From the author of Einstein’s Dreams (1993), a haunting if ultimately unsatisfying metafiction.
Bill Chalmers is an eager and, as far as he knows, happy participant in what was once quaintly called the rat race but now, with the infusion of information—from cell phones, computers, etc.—is called the New Economy. One morning on the way to work in downtown Boston, Chalmers literally loses himself: he suddenly has no idea where he’s going or what he does. (His business, as it’s intended to be, is a bit murky, having to do with the receipt, handling, and transmission of information, and the imputation to it of life and death qualities.) Struck by his amnesia, Chalmers is virtually naked on the floor of the subway, curled in the fetal position around his cell phone. Arrested and hospitalized, treated by a pair of overzealous doctors, Chalmers endures a series of tests—something is wrong with his eyes, there’s an anomaly with his brain—and an unauthorized bit of treatment with a new instrument that goes unexplained. His memory restored, after a fashion, and the oddness in his eyes gone, the only immediate remnant of what his family and friends refer to as his “mugging” is a scar on his head and a numbness at his extremities. At the insistence of his wife, he seeks out the eponymous diagnosis. Meanwhile, his own story is paralleled with that of Anytus, the ancient Greek politician partly responsible for the execution of Socrates, a character whom Chalmers’s adolescent son Alex comes upon through an on-line university course he’s pirated. Although comparisons are drawn between Chalmers and Socrates (the numbness of Chalmers’s limbs and the effect of the hemlock on Socrates’; the imprisonment of Socrates in jail and of Chalmers in his body), the metaphor never quite gels.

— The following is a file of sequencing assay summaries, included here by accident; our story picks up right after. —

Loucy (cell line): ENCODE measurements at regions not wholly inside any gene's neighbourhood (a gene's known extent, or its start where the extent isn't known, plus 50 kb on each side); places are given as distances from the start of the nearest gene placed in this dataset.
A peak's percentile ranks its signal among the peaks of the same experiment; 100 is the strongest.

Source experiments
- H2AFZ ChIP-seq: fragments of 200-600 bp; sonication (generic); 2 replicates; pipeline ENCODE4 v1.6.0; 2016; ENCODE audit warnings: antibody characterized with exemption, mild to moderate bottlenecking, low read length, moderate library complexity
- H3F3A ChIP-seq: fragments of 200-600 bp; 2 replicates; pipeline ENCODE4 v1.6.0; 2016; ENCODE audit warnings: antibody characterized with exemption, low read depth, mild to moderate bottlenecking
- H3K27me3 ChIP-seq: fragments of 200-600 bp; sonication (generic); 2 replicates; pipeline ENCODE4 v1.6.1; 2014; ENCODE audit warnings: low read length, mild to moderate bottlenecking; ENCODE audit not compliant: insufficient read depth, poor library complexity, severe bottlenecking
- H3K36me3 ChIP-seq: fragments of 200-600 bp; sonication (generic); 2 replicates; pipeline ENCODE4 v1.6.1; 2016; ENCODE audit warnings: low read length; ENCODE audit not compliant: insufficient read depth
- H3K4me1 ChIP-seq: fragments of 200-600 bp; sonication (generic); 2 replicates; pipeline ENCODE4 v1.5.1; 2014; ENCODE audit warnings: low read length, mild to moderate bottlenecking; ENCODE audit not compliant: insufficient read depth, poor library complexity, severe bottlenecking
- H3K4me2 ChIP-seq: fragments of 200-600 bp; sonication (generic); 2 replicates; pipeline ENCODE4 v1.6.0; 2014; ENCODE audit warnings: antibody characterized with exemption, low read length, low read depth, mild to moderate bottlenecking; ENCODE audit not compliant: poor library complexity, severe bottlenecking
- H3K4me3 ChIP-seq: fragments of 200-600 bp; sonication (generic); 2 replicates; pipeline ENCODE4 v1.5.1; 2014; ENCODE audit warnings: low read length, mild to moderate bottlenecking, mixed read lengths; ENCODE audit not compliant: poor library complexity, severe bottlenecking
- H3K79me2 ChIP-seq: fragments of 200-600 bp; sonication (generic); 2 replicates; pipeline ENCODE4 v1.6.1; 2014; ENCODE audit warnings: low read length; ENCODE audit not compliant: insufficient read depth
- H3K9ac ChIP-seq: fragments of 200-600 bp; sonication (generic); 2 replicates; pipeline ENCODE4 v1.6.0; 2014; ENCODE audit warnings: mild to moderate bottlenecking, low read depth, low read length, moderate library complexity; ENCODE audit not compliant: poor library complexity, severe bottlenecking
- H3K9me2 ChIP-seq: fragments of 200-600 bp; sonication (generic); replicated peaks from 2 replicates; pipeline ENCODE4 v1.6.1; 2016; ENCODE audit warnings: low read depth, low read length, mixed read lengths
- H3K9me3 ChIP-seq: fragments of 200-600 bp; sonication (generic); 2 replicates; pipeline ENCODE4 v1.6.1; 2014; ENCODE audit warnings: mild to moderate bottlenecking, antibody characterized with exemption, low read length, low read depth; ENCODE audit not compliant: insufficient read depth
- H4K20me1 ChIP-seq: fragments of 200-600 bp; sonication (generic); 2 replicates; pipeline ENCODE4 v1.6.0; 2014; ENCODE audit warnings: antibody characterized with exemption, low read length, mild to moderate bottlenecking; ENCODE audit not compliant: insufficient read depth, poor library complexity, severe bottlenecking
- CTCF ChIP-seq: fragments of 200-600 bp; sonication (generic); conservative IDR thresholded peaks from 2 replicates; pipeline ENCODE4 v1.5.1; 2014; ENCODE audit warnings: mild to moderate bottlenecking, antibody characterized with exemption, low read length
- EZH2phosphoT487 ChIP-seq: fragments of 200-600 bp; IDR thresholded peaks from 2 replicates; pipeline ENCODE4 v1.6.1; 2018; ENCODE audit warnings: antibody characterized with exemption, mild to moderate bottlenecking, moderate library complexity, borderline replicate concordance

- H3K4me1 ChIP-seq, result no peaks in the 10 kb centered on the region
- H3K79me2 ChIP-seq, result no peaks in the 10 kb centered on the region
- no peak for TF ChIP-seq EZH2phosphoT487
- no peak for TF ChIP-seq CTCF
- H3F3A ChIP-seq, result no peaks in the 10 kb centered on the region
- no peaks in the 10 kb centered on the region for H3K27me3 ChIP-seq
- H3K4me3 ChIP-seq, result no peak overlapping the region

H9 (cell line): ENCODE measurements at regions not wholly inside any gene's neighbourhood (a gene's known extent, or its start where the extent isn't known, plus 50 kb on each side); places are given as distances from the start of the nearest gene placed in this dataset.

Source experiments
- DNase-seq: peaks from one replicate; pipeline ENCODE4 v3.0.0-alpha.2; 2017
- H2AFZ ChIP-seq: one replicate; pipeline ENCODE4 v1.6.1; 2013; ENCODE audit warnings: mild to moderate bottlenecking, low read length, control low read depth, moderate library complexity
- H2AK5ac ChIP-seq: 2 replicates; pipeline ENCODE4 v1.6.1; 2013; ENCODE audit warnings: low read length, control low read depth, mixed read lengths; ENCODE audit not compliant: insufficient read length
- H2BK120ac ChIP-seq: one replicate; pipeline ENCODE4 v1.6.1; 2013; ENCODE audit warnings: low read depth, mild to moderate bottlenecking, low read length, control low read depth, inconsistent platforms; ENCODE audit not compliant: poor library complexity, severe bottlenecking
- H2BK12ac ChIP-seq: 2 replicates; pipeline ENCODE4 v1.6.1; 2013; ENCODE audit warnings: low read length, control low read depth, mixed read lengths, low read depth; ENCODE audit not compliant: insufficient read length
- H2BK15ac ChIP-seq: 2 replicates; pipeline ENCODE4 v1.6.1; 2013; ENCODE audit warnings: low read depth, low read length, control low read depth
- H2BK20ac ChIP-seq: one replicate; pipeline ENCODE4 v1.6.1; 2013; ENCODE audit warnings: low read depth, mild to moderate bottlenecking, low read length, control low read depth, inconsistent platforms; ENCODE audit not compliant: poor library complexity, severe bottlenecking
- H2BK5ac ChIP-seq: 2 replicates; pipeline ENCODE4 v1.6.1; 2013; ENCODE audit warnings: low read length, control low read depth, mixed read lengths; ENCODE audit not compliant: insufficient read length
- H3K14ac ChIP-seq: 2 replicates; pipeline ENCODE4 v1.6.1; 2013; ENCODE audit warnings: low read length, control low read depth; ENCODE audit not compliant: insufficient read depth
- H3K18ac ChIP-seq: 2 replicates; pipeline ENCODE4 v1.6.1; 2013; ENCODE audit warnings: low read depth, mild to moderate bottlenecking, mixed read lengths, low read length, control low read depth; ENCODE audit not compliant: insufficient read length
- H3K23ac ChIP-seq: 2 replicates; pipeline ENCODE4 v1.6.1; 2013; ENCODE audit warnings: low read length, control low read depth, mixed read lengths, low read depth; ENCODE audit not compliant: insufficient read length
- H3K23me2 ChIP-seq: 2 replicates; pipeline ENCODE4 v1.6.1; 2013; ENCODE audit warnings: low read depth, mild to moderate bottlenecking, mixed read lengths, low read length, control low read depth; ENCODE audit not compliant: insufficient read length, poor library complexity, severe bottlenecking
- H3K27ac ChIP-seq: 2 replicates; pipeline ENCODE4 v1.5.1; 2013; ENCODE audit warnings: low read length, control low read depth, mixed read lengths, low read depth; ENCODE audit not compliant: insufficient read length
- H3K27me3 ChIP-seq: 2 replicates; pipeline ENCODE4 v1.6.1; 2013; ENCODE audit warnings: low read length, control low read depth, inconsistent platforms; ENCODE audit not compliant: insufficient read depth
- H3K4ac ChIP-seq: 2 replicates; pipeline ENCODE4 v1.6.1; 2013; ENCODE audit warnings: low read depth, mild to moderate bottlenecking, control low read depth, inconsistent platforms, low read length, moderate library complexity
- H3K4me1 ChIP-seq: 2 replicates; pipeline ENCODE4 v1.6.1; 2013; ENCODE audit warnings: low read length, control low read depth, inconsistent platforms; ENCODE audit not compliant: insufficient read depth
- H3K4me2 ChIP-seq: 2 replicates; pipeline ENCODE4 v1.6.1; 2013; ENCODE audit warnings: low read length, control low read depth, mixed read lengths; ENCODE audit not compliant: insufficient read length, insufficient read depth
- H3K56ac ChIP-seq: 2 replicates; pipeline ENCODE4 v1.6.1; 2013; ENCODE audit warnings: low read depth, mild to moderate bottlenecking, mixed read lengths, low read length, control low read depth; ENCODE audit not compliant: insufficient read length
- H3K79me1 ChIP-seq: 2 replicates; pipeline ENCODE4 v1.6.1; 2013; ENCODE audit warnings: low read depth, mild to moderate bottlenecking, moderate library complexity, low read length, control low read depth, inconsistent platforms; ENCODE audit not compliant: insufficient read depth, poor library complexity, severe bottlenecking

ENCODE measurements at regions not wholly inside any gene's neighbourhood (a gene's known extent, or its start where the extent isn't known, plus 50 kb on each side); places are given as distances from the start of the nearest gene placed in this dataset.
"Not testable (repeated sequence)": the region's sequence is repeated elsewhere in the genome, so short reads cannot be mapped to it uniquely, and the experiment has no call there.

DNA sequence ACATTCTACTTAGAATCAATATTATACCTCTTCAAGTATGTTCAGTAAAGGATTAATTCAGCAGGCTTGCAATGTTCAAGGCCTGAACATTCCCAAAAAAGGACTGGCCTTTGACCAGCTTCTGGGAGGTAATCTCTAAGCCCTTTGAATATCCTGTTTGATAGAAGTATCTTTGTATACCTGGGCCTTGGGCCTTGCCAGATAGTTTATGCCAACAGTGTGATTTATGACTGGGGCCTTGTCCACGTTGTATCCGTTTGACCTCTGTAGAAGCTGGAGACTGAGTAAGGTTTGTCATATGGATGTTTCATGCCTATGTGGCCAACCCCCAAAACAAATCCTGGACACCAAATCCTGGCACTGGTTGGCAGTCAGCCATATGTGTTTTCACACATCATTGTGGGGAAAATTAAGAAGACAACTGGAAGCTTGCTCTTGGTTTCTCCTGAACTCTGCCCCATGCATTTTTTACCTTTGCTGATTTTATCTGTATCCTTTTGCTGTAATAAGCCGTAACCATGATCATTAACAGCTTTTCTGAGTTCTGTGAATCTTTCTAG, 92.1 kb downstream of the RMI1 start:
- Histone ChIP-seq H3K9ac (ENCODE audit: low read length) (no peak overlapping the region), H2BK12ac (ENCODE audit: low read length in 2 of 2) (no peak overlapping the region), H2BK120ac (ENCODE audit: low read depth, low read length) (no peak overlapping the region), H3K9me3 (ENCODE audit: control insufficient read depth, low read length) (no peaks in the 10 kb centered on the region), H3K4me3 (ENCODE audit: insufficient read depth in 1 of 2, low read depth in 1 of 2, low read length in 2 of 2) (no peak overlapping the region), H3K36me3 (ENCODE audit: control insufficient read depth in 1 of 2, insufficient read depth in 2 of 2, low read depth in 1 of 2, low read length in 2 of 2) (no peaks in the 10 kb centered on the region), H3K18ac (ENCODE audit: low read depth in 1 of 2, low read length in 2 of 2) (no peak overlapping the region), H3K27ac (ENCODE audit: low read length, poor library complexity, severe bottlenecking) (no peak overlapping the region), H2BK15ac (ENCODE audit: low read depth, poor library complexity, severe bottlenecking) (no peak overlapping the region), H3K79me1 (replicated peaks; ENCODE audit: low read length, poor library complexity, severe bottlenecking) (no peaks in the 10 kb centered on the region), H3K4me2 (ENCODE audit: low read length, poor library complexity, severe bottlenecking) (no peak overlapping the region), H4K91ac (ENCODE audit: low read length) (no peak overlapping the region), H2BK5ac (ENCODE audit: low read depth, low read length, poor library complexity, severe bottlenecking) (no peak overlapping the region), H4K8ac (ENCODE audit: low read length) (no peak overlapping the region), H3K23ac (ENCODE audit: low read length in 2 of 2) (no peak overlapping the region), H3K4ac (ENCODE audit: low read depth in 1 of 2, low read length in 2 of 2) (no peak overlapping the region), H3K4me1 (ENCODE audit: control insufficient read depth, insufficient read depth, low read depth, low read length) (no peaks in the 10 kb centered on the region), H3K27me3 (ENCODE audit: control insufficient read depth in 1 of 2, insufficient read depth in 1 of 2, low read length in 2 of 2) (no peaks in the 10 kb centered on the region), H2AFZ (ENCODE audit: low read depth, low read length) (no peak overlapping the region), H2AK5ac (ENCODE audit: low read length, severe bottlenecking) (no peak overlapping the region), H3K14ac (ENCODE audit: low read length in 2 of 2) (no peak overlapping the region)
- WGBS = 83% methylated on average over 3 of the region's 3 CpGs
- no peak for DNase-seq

The depiction of digitally crunched life, however valid, is overdone, the author’s purpose elusive.